I hardly ever drive down this stretch of Harden Street, so sometime last summer, I saw this place for the first time. My reaction was "Huh. Had no idea that was here -- looks pretty nice."
That's because, frankly, they show all the signs of a well intentioned Bad Idea about to be put into practice. In particular:
The housing authority tried to recruit a grocery store to the area for nearly five years. It courted large grocery store chains that already had a presence in the Midlands but couldn’t find anyone interested, Walker said.
That should have been a pretty big hint right there that the commercial prospects weren't that good. There's also this:
Plus, the housing authority’s shopping plaza offers a smaller space than what most chains seek for new stores, Walker said.
“All of the big chains that we have gone to want 30,000 to 40,000 square feet,” he said. “Our whole shopping center isn’t that big.”
Little IGA-type stores can be successful in small towns and rural areas, but not, I think, a mile from a full-sized Food Lion..
The State article noting the passing of the store also mentions that the pharmacy listed on the roadside marquee is also already gone:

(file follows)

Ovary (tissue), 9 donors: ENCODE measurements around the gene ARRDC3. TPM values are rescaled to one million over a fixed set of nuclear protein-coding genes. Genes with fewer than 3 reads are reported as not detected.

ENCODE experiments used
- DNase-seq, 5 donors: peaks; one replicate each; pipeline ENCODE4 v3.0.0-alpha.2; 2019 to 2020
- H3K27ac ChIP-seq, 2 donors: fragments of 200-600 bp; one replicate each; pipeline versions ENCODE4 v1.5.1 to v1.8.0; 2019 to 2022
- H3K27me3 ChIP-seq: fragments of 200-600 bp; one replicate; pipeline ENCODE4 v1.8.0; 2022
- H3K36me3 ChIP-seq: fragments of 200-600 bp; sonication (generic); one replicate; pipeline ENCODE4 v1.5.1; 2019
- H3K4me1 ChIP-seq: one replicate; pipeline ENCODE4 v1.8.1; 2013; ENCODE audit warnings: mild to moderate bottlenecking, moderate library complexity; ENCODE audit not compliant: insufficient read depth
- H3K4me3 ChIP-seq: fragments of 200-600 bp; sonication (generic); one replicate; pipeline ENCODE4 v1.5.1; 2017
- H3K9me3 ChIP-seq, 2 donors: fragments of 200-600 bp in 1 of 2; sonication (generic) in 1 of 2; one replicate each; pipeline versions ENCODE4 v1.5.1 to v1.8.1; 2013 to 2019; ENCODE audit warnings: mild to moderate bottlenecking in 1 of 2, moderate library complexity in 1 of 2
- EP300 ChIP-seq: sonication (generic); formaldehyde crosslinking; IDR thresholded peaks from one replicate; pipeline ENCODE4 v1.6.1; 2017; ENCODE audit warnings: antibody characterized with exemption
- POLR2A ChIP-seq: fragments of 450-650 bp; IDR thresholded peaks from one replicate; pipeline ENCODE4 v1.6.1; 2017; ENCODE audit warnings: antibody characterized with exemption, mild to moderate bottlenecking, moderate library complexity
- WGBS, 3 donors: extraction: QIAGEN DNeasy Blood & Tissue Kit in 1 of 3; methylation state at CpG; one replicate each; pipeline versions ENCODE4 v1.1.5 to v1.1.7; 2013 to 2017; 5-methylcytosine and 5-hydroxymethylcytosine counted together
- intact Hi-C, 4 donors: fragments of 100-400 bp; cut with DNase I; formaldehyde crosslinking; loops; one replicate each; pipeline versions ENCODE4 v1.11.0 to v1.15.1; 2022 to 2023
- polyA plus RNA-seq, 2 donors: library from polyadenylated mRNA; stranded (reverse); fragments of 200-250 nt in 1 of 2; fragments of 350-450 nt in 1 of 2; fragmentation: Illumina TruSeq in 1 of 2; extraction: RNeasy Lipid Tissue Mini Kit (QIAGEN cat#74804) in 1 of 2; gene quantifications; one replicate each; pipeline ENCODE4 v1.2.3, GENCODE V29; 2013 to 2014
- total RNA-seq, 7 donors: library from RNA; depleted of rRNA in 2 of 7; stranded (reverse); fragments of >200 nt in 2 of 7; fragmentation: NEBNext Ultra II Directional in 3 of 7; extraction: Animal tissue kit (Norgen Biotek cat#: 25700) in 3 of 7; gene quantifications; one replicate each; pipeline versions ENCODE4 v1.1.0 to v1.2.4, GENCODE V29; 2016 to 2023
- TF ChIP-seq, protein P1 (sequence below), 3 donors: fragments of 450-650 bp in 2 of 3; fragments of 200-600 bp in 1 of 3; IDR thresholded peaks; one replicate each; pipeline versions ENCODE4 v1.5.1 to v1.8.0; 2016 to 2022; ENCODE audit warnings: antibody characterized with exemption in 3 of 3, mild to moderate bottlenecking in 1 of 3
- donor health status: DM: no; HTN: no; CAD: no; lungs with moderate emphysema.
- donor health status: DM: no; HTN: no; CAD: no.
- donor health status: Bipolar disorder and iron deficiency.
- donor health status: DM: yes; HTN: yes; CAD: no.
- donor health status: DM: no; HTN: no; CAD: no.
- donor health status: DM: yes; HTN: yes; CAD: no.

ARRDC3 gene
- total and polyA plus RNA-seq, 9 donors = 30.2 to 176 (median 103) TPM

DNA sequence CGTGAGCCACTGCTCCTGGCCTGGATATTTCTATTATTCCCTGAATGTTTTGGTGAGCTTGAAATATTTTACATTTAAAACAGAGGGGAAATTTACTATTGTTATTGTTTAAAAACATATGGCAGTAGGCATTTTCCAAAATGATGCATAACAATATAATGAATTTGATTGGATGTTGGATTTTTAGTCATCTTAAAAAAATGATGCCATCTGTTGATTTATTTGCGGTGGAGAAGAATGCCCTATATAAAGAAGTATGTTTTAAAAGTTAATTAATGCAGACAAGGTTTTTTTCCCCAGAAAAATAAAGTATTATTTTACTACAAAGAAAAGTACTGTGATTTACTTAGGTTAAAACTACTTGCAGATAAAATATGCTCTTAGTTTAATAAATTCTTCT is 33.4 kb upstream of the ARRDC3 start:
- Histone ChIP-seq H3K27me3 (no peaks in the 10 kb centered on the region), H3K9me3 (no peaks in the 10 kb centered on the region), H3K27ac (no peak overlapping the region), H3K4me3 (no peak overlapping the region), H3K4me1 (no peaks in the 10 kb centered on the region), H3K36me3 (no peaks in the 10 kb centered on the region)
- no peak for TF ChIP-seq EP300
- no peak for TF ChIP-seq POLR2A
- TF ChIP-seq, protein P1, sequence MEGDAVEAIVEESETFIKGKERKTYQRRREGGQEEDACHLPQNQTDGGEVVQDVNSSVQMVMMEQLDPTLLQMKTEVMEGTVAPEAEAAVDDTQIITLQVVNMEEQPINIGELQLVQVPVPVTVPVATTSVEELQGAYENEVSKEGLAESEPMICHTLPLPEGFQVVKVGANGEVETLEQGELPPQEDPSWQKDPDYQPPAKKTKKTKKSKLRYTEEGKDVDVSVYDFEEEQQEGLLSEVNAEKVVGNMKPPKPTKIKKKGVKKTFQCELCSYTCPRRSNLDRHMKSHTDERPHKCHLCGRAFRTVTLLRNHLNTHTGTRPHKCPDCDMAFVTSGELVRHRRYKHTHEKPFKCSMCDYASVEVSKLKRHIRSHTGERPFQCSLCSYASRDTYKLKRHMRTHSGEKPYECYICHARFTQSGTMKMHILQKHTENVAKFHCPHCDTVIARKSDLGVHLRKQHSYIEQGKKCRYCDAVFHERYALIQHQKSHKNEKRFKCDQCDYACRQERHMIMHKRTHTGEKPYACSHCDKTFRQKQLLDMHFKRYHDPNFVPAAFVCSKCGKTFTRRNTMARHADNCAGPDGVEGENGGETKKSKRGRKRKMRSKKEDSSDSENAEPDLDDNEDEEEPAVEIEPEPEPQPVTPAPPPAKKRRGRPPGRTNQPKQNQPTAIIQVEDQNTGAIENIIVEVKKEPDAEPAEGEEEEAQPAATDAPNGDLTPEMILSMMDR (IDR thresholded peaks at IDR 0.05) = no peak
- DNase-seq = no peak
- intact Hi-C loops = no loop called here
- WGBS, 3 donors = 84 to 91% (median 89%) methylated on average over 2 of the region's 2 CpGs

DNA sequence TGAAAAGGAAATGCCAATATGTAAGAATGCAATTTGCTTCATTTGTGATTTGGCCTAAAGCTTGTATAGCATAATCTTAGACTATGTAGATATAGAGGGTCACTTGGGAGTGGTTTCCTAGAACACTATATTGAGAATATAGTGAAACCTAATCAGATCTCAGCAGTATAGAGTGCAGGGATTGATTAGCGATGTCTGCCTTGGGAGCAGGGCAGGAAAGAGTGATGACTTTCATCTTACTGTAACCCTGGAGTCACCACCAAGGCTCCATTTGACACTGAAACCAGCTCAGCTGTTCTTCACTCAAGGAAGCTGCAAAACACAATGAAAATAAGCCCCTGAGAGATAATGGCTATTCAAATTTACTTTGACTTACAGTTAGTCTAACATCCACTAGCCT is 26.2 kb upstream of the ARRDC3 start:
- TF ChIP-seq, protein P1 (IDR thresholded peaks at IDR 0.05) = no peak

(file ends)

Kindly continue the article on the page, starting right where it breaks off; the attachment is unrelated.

A drugstore in the shopping plaza closed earlier this year after the sole pharmacist moved to Louisville, Ky.,
There's also this gem
The store had been a source of pride for Columbia City Council and the Columbia Housing Authority, two public bodies that worked hard to recruit a grocery to the neighborhood near the heart of downtown Columbia.
But the store became another victim of the Great Recession and was not making a profit, said Gilbert Walker, executive director of the Columbia Housing Authority.
“The grocery store business is a tough business, especially when you don’t have a name brand,” Walker said.
Well then, perhaps it was a bad idea to open one?
I don't want to sound too testy here, so let me be clear -- I'm sorry for the people who lost their jobs, and for the nearby residents who lost a grocery store -- that doesn't mean it was a good idea.